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TEXT AND PHOTOGRAPHY BY KATHERINE JENKINS

Scholarship in the Open Air.

FROM THE OCTOBER 2020 ISSUE OF LANDSCAPE ARCHITECTURE MAGAZINE  

 

Walking Through the Pandemic

In May 2020, in the midst of the pandemic, my graduate student Megan and I met on opposite sides of a meadow and walked together while remaining physically apart. We followed alternate edges of the field, aware of our bodies in space, keeping our distance but maintaining each other in sight. As if in a slow meandering dance in which the partners never meet, our paths crisscrossed a great divide. Maintaining a healthy separation demanded that we monitor each other’s movements with an acuity rarely exercised in an ordinary stroll. We walked with heightened awareness, present to the asynchronous rise and fall of our bodies as we moved along our separate paths.

Not long thereafter, Megan returned to the meadow, which is located on an urban farm on the Ohio State University campus. Alone on this walk, she was confronted by a campus police officer who questioned the purpose of her visit. When she explained that she was a student of landscape architecture conducting research on walking outdoors, he replied, “I find that very hard to believe,” and instructed her to leave the site. The officer justified his dismissal by claiming that he had received reports of people stealing apples from an adjacent orchard. Megan kindly noted that given that it was early May, some months before any apples would be available for picking, the validity of such a report was questionable. Regrettably, the officer was untroubled by this observation—and by the possibility that he was disrupting scholarly research—and evicted Megan nonetheless.

In this political moment, walking outside was regarded as a transgression. Although she was alone and surrounded by acres of open, unpopulated space, Megan’s presence on public land upset expectations to stay isolated by retreating indoors. But her walk also confronted other social norms that favor vehicular use above alternative modes of transportation—norms that evolved with the diffuse growth of the city of Columbus. Considering the many ways in which Columbus has designed walking out of everyday life, perhaps roaming an agricultural site with no clear destination is truly abnormal behavior. (more…)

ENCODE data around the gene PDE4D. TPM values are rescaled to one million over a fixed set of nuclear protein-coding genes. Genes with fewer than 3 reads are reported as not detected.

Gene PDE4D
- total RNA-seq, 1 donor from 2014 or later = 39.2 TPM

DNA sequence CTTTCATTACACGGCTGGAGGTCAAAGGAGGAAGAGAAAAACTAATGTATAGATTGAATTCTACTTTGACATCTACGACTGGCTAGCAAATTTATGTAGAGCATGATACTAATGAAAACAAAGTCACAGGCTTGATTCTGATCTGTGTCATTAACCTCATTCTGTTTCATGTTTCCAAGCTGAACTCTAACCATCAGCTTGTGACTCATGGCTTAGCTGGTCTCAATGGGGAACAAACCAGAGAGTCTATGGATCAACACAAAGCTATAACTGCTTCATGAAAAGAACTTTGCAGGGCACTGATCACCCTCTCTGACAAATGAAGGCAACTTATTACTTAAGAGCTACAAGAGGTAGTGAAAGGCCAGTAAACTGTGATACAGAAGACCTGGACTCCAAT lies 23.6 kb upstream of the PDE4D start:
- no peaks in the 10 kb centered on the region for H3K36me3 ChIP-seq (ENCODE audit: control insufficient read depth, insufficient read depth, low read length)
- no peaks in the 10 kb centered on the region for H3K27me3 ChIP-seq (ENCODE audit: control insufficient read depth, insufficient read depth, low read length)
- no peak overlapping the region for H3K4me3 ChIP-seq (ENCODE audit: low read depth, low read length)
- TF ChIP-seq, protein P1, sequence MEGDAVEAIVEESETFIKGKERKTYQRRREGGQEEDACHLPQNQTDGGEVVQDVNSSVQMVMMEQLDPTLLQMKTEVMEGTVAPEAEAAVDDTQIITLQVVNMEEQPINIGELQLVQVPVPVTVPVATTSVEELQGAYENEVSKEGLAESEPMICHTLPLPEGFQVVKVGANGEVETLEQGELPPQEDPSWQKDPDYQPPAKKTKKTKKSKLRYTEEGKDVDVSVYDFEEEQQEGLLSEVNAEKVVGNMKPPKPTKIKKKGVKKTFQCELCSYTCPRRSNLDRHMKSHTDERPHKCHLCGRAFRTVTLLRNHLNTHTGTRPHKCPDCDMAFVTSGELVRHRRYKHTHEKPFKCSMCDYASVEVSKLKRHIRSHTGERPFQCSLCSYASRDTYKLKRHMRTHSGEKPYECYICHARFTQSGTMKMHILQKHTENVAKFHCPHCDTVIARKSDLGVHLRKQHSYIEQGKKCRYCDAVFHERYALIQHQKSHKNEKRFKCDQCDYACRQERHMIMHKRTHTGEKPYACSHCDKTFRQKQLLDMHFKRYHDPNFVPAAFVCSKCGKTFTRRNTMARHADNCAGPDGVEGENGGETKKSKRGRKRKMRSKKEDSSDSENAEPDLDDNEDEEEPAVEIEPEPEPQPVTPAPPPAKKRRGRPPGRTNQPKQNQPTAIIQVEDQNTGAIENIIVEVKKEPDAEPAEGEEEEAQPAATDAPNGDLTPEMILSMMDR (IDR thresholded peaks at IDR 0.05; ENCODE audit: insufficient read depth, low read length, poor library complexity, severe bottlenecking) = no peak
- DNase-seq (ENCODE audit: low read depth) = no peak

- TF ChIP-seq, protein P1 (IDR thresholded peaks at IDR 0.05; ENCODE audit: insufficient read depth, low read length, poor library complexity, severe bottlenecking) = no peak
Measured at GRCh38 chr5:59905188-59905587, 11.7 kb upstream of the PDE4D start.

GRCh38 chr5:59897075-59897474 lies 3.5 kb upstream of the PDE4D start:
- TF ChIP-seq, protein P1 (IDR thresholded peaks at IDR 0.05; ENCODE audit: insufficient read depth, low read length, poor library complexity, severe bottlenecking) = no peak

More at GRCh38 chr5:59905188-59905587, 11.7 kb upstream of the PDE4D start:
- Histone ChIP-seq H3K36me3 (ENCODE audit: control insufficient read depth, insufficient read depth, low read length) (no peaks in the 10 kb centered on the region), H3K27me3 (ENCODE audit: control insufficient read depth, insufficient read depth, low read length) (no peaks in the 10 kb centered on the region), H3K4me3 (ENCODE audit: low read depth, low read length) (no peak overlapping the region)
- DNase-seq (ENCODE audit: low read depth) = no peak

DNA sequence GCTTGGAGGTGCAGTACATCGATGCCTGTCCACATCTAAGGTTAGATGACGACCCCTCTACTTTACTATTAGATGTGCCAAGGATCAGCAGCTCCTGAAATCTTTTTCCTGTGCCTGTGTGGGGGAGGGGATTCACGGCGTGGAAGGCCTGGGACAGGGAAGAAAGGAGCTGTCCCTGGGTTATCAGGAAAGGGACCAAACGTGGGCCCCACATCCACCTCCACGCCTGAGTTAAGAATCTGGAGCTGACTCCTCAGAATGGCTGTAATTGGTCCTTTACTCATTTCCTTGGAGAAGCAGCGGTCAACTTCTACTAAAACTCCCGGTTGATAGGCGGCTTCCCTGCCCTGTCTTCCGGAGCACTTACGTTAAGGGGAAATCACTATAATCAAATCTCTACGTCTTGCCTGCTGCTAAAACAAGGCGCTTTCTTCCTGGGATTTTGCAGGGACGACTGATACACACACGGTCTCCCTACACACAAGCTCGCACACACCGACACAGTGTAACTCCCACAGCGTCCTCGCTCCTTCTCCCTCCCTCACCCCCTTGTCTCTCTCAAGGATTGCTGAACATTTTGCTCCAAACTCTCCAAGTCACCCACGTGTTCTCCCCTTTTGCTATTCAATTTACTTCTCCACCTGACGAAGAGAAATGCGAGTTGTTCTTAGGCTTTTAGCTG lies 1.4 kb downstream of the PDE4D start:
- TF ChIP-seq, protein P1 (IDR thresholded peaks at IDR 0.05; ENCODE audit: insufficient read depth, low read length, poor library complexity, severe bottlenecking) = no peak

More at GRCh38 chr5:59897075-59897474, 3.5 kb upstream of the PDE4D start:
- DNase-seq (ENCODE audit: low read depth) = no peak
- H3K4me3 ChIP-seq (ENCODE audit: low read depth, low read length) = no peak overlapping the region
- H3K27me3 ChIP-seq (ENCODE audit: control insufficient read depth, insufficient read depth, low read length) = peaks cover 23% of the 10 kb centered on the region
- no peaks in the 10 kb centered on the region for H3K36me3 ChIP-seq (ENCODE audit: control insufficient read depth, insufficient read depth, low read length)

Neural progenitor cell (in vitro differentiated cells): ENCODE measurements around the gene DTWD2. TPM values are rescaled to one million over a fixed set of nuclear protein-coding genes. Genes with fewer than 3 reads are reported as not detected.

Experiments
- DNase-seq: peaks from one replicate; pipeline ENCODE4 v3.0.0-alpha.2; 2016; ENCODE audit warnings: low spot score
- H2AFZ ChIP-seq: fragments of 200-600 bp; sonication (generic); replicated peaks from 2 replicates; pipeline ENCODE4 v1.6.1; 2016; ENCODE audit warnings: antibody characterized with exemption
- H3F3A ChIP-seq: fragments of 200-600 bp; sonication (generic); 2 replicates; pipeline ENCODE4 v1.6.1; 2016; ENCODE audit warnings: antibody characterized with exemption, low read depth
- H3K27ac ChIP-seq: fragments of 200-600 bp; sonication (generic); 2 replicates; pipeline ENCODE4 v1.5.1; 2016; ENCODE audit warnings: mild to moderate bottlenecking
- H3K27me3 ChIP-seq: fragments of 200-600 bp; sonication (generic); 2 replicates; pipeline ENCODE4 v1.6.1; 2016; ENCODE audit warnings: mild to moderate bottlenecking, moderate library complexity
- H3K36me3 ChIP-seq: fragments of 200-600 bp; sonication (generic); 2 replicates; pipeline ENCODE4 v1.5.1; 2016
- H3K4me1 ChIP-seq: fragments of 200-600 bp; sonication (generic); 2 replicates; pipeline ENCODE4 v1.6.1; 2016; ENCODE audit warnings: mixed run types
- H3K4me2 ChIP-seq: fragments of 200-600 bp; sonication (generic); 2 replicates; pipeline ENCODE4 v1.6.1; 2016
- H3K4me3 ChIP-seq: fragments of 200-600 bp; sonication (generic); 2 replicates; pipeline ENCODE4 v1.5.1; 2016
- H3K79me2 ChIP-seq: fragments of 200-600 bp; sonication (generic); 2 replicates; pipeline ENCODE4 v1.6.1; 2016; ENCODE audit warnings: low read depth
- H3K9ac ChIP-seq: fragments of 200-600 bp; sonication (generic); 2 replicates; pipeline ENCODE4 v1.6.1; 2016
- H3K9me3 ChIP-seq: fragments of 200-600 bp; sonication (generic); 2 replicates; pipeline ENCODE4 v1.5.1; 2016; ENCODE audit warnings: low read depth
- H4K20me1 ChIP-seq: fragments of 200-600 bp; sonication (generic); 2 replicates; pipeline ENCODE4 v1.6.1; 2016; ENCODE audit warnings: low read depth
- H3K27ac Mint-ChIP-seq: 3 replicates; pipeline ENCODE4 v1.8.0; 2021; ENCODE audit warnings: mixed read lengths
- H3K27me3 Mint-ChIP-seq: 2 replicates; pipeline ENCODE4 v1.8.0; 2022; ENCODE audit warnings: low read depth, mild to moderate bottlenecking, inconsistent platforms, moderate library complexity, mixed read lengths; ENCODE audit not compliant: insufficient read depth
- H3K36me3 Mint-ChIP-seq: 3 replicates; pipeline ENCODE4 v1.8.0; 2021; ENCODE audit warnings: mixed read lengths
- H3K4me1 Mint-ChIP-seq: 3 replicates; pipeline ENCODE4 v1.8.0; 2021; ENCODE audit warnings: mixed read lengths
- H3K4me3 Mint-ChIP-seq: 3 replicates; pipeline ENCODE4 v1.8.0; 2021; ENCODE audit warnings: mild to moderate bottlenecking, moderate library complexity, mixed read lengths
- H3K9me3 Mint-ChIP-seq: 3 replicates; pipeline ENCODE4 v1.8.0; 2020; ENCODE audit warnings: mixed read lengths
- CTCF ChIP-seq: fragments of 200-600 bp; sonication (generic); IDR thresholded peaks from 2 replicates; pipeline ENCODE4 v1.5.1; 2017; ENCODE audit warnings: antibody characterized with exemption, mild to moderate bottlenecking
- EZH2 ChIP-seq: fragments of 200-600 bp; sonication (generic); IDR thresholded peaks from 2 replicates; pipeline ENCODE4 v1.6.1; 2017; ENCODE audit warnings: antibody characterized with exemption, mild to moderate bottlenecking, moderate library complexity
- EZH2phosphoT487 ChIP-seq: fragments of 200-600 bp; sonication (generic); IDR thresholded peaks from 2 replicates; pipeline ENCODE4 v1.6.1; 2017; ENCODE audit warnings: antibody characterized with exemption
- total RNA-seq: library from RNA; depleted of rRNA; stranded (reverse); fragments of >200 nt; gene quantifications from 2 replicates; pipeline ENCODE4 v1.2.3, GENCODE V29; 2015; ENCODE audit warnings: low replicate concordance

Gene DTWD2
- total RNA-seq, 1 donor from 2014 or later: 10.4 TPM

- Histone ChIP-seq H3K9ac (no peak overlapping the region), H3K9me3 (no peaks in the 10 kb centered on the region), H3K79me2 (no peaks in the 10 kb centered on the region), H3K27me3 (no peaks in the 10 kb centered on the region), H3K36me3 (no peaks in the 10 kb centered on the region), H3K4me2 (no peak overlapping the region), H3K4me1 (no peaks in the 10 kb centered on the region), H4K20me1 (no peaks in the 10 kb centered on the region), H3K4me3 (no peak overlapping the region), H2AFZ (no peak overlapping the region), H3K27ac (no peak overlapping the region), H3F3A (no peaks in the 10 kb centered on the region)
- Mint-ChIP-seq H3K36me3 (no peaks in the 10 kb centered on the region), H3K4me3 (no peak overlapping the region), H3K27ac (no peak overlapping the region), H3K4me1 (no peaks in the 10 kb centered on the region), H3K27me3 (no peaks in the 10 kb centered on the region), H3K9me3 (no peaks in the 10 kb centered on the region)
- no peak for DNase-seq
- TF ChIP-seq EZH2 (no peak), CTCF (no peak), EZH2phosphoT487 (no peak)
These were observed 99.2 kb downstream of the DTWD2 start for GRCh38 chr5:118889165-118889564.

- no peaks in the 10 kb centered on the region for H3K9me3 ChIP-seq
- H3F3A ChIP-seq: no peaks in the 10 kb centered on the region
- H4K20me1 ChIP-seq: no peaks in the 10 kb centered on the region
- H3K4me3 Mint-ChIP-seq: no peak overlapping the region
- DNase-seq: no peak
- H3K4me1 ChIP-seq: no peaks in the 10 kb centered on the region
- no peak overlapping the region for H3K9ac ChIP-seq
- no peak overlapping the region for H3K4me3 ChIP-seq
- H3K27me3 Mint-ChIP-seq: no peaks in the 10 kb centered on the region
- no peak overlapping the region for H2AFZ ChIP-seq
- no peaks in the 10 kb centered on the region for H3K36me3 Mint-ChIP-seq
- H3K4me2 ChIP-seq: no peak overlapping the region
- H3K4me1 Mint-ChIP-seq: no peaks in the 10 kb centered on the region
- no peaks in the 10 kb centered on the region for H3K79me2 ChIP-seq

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As part of an ongoing effort to make content more accessible, LAM will be making select stories available to readers in Spanish. For a full list of translated articles, please click here.

BY PHOEBE LICKWAR, ASLA, AND ROXI THOREN, ASLA

FROM THE JUNE 2020 ISSUE OF LANDSCAPE ARCHITECTURE MAGAZINE.

 

Phoebe Lickwar, ASLA, and Roxi Thoren, ASLA, have just published an excellent new book, Farmscape: The Design of Productive Landscapes (Routledge, 2020), which should consolidate many stirrings of the past decade in landscape architecture to reclaim a serious purchase on food production after generations of the two realms’ drifting apart. The book speaks into the gaps among where food is made, where it’s needed, and where it’s eaten. The examples pull from history through to recent practice, with the ornamented farm of early 1700s Britain; Frederick Law Olmsted’s Moraine Farm; the urban gardens of Leberecht Migge and Leopold Fischer in Dessau, Germany; and works by Martha Schwartz Partners, Mithun, and Nelson Byrd Woltz.